Even if that occurs, it's not any risk with the CO2 regulators I use.


Output pressure remains pretty constant and any wobble at the bitter end is so short and a non issue.


I suppose on a small tank it might be, but smaller tanks degas much faster also, whereas larger tanks have slower enrich and degas rates, thus are more stable.

I see, nothing really special then. I don't have a dual stage, I have a simple needle valve regulator by Greenleaf, it is pretty stable day by day, but output gas increases when the Co2 tank is depleting (I'd say in the last 2 weeks before it is completely empty). I am wondering if a dual stage avoids that as well as those electronic controllers. Thanks.
 

Christophe

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fablau said:
I see, nothing really special then. I don't have a dual stage, I have a simple needle valve regulator by Greenleaf, it is pretty stable day by day, but output gas increases when the Co2 tank is depleting (I'd say in the last 2 weeks before it is completely empty). I am wondering if a dual stage avoids that as well as those electronic controllers. Thanks.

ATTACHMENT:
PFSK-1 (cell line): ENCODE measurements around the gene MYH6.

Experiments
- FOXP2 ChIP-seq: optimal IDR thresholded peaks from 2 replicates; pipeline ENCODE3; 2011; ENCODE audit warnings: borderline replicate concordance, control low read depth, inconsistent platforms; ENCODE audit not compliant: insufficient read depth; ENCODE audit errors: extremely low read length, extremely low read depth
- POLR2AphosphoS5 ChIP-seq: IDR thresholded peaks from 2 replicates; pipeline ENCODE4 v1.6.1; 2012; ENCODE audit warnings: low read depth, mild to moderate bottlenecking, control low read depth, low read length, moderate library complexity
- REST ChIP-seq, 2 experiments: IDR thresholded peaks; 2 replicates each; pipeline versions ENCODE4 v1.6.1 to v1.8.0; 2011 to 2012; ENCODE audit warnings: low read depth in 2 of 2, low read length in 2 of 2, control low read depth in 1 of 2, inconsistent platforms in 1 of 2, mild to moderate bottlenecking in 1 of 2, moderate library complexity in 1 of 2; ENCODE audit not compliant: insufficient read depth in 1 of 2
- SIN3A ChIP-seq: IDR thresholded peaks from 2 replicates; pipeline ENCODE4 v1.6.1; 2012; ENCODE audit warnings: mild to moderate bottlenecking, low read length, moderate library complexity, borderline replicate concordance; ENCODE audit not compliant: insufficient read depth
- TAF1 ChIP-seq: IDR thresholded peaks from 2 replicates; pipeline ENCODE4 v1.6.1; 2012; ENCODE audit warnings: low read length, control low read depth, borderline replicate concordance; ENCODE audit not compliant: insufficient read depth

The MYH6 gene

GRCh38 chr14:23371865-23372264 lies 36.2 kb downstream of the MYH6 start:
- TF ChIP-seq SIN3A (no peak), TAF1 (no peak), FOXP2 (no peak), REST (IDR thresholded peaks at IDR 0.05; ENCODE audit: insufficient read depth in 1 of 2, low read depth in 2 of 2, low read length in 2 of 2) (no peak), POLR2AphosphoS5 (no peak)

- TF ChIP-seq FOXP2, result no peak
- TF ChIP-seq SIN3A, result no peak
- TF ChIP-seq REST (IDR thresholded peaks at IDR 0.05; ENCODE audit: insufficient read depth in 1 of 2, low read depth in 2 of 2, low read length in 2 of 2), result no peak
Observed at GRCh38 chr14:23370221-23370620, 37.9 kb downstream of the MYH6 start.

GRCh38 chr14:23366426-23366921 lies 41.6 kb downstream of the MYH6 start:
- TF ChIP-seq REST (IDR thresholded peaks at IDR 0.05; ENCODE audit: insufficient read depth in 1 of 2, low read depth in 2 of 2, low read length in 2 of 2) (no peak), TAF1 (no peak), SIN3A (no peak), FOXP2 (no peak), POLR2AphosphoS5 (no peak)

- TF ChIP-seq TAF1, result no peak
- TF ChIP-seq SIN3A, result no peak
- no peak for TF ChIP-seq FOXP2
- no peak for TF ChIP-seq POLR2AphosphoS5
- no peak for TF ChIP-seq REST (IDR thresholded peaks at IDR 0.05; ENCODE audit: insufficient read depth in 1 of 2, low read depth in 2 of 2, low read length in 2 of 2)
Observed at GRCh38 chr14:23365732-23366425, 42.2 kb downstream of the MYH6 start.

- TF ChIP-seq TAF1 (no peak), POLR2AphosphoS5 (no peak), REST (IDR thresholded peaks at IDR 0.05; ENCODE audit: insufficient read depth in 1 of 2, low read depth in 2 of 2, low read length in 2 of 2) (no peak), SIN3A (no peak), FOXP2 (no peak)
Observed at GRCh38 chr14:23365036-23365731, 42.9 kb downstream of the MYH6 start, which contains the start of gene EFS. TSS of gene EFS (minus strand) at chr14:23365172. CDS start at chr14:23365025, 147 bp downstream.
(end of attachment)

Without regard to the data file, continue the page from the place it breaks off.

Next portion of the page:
I run a similar setup. Notice what the pressures are doing when this happens -- the high pressure gauge will stay generally at 900-1000psi for most of the life of a tank. This indicates that the CO2 in the tank is compressed enough to be in liquid form. Note what your working intermediate pressure is for this level. When you've used enough gas that the high pressure level starts falling, you'll see the intermediate pressure gauge start to creep up. If you adjust it to maintain the intermediate pressure at what it was before (adjust it only when the gas is on and running), your in-tank levels stay the same. It only takes one bump a day during this short period. If you're looking at it daily anyway (and I KNOW you are!) it's not a big deal.
 
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fablau

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Christophe said: